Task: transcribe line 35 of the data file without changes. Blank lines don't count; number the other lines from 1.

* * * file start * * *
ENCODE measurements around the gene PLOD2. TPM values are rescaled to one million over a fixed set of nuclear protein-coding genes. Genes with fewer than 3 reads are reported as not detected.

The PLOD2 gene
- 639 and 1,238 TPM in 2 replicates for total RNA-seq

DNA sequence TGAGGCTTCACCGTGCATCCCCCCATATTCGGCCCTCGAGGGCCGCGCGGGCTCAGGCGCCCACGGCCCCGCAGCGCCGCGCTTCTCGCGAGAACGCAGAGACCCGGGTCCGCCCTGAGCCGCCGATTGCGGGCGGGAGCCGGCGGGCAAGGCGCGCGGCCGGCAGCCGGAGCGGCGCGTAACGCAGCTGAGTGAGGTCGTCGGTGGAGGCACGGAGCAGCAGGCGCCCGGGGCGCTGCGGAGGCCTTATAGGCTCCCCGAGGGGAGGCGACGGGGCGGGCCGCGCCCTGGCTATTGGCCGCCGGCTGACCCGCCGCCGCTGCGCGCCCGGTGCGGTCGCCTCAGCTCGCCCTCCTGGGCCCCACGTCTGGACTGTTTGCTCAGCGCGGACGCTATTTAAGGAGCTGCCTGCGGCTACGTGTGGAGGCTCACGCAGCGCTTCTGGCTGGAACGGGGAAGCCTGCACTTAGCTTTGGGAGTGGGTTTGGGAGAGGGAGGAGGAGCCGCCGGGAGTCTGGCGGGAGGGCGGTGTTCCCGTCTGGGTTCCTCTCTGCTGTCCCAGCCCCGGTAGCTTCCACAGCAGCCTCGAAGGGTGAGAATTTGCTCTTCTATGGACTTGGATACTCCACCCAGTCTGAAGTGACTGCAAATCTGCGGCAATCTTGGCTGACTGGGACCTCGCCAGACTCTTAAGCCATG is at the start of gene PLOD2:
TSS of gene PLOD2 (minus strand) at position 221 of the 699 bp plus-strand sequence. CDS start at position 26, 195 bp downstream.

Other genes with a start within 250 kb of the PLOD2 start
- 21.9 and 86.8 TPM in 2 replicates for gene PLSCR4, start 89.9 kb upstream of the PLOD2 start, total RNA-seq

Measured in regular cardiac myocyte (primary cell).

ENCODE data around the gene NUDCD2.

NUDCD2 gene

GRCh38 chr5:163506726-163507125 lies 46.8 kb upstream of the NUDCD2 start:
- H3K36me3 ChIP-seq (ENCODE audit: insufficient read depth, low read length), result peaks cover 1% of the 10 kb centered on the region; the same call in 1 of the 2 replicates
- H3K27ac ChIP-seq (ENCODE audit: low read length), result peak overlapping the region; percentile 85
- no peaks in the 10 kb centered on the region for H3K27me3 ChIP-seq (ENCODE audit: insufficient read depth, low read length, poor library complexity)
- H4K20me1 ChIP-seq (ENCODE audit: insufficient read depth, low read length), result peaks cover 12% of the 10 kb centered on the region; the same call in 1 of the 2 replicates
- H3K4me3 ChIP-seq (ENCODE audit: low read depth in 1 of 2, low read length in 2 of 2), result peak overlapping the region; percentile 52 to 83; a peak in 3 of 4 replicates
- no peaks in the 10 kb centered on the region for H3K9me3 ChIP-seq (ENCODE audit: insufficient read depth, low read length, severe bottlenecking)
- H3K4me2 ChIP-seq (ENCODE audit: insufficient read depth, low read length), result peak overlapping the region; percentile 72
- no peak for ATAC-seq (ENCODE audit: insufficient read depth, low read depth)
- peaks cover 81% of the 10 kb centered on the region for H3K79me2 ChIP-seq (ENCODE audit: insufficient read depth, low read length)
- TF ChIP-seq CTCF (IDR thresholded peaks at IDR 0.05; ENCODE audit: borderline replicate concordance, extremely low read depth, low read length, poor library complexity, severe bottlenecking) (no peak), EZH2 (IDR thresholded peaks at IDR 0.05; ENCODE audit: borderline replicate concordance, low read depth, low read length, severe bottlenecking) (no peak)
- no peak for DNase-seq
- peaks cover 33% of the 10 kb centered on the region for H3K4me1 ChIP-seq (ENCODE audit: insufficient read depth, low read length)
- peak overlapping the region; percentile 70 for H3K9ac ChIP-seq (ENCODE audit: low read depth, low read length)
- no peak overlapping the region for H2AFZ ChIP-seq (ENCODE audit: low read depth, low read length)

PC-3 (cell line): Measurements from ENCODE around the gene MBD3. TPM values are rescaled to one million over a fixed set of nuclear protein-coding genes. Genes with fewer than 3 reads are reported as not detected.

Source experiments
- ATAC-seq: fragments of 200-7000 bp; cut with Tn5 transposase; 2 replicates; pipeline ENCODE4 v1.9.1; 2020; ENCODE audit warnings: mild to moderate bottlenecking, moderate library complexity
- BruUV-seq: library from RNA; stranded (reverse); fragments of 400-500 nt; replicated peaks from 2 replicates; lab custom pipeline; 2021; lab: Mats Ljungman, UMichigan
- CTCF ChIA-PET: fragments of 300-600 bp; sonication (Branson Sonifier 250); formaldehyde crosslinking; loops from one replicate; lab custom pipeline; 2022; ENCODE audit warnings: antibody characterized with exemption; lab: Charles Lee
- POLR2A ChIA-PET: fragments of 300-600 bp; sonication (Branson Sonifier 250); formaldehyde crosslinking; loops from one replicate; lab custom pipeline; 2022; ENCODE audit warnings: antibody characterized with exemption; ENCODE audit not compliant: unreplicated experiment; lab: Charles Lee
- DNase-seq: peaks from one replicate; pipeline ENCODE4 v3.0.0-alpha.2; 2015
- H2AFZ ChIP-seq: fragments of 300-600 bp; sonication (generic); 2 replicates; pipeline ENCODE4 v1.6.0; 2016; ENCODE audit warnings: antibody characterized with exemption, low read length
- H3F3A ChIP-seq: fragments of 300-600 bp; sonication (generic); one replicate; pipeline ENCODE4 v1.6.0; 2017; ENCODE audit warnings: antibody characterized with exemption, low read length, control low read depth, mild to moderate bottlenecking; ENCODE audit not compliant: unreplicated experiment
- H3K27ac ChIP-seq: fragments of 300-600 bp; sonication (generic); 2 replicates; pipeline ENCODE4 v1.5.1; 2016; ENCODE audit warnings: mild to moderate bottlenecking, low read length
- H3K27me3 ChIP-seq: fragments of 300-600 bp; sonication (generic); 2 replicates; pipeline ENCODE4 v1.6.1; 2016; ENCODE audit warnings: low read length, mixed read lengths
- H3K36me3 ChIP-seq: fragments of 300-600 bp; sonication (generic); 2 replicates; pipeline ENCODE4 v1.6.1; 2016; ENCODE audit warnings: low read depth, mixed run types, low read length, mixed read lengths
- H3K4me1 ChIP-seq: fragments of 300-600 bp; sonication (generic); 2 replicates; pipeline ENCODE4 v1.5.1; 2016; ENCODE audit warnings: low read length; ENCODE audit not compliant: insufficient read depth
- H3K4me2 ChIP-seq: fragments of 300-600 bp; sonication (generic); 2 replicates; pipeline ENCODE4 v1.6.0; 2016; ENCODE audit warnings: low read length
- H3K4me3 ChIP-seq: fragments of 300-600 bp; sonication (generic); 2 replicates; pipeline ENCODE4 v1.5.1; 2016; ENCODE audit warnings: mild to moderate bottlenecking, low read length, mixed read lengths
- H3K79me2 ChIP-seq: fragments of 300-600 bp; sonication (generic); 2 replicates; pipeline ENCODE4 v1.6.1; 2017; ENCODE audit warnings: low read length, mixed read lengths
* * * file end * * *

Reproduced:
- H3K27ac ChIP-seq: fragments of 300-600 bp; sonication (generic); 2 replicates; pipeline ENCODE4 v1.5.1; 2016; ENCODE audit warnings: mild to moderate bottlenecking, low read length